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Why Soundcloud and the Internet Just Don't Get It

Why Soundcloud and the Internet Just Don't Get It

6 months ago, I started noticing – with alarming frequency – the amount of my musician friends posting the copyright infringement notifications they were receiving from popular music platform Soundcloud. It seemed like everyday I heard a complaint about that evil scourge of non-signed artists propagating their music on the Internet – Universal Music, who could have their composition pulled down whether or not it was for a legitimate reason.

So now that the audio company is ending the summer, they’ve reported the highest amount of daily users… Along with the announcement that they would soon be implementing ads in the music that they host for the benefit of the “artists.” It didn’t come out of leftfield for me like it did for some. If anything, it was to be expected for the newcomer.

“Planning your next worldwide release.”

For the audio layman who spends most of their time in a cave with their cassette player and 180 gram vinyl, Soundcloud is an open audio distributor founded in 2007 by some Swedes in Berlin. It was originally started as an avenue for musicians and participants in the music world to bounce tracks off each other and submit their work for peer edit to others within the same field as them. Hosting up to 120 minutes of music for free while using an API that connects with most music software, and allowing one to embed songs on pretty much any social media site? Pretty tight for new producers posting up those first shitty songs, attempting to get those non-quantized-sounding drums like Dilla Dog.

The game started to change when the founders of Soundcloud began to focus less on their worldwide community of artists, and more on the rising amount of tastemaking listeners who’d become hip to the website. In 2013, Soundcloud’s interface shifted. Tools like Spotlight were eliminated, and the comment section became minimized – both features which focused on the work of the musicians. Listeners could now easily embed, reblog, and repost songs. This means an ugly artist living at home can have 100 original songs posted and 1,000 followers, while a hot trendsetter with zero compositions online can have 25,000 followers with no problem. Social currency. What kind of world are we living in?

Most Soundcloud “musicians.”

Oh yeah, one out to make money. One where loyal customers are used and displaced in the opportunity to build up enough equity to either be bought out by venture capitalists or be considered valuable enough to have a strong showing when publicly revealed on the stock market (remember Facebook?).

This is a gold rush in an otherwise dying market.  Music labels are watching the overall amount of paid downloads rapidly decreasing each year, while music streaming websites like Pandora and Spotify are on the rise. Digital sales now outweigh the amount of revenue from physical sales. Major artists are no longer generating the amount of CD sales expected of them which allowing others to now use social media to bypass the traditional major label system.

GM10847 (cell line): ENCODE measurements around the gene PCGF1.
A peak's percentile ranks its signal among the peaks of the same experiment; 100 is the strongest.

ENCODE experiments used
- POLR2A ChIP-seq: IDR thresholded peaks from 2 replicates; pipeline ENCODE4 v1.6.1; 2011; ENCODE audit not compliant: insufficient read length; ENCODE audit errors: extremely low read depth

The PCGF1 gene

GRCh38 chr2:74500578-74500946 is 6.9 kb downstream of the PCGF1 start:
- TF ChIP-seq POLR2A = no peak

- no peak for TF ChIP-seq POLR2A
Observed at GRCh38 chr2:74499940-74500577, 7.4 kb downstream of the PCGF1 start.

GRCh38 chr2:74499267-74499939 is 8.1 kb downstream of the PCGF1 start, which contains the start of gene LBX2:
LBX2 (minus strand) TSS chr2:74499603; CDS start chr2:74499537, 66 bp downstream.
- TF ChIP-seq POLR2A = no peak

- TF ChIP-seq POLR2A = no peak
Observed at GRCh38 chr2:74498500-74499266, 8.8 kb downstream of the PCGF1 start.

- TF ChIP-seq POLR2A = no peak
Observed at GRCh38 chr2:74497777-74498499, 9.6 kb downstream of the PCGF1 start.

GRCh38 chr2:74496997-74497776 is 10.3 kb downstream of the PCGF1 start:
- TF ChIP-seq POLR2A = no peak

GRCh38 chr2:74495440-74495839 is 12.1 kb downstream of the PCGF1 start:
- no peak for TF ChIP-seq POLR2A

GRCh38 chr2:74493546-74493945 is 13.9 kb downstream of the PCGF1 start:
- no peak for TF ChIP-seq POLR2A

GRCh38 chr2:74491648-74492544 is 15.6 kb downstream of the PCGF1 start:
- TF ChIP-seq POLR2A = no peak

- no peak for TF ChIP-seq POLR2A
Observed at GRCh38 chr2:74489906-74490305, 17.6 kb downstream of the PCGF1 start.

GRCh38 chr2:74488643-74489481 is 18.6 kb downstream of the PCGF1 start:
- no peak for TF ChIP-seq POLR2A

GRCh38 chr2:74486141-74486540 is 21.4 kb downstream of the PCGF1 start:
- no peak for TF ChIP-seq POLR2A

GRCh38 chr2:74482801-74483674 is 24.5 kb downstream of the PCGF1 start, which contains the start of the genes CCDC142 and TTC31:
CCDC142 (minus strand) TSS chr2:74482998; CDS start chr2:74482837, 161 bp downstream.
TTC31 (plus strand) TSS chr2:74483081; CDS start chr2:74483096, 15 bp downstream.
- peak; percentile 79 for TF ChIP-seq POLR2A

Labels when they hear someone’s making money off of music.

And those labels are running throughout the Internet with whip in hand ready to strike out at anyone they feel not giving their just dues. And Soundcloud is playing ball with those guys, worried about the lawsuits that come with hosting constant incidents of copyright infringement (Youtube 5 years ago). Which is perfectly fine and makes a lot of sense.

…Until I woke up in my hostel in Rio De Janeiro and saw Soundcloud’s spokesman on CNN Business stating that ads were being implemented for the benefit of the artists.

I’m sorry, are we supposed to believe that bullshit? Especially when Youtube – soon after becoming the behemoth that it is because of independent artists and comedians and makeup people and all the other have-nots – announced that they would implement a paid subscription to avoid the now ubiquitous ads that are playing every three minutes on their website?

Are we, as creators, supposed to be happy that Soundcloud says they’re looking out for musicians with these revenue-sharing ads just like our buddy Spotify? Spotify, the world’s most popular music streaming site, who pays the massive grand total of between $0.006 and $0.0084 of a cent for every play? That’s not the rate for just independent artists. That’s you and Radiohead alike.

Social currency. Screenshot from The Mack.

If we, as vain musicians – in search of validation as artists in a world where everyone wants our product for free – could just get over needing to have our music “liked” and reposted in this new social capital/power-obsessed world…

If labels actually invested in true A&R divisions instead of having old guys who came up during the corporate restructuring of record companies during the ’80s and ’90s, and interns fresh out of college with a degree in communications maneuvering through social media to find the next great white hope

If promoters could find new ways to book and scope the marketability of artists besides judging them based on how many plays they have on their Soundcloud page

(If groupies would just show me some love even if I do live at home with my mom and her punk ass shih tzu…)

Then we would all know that Bandcamp is the Promised Land. In the immortal words of Flavor Flav: Don’t believe the hype.

Word is bond.

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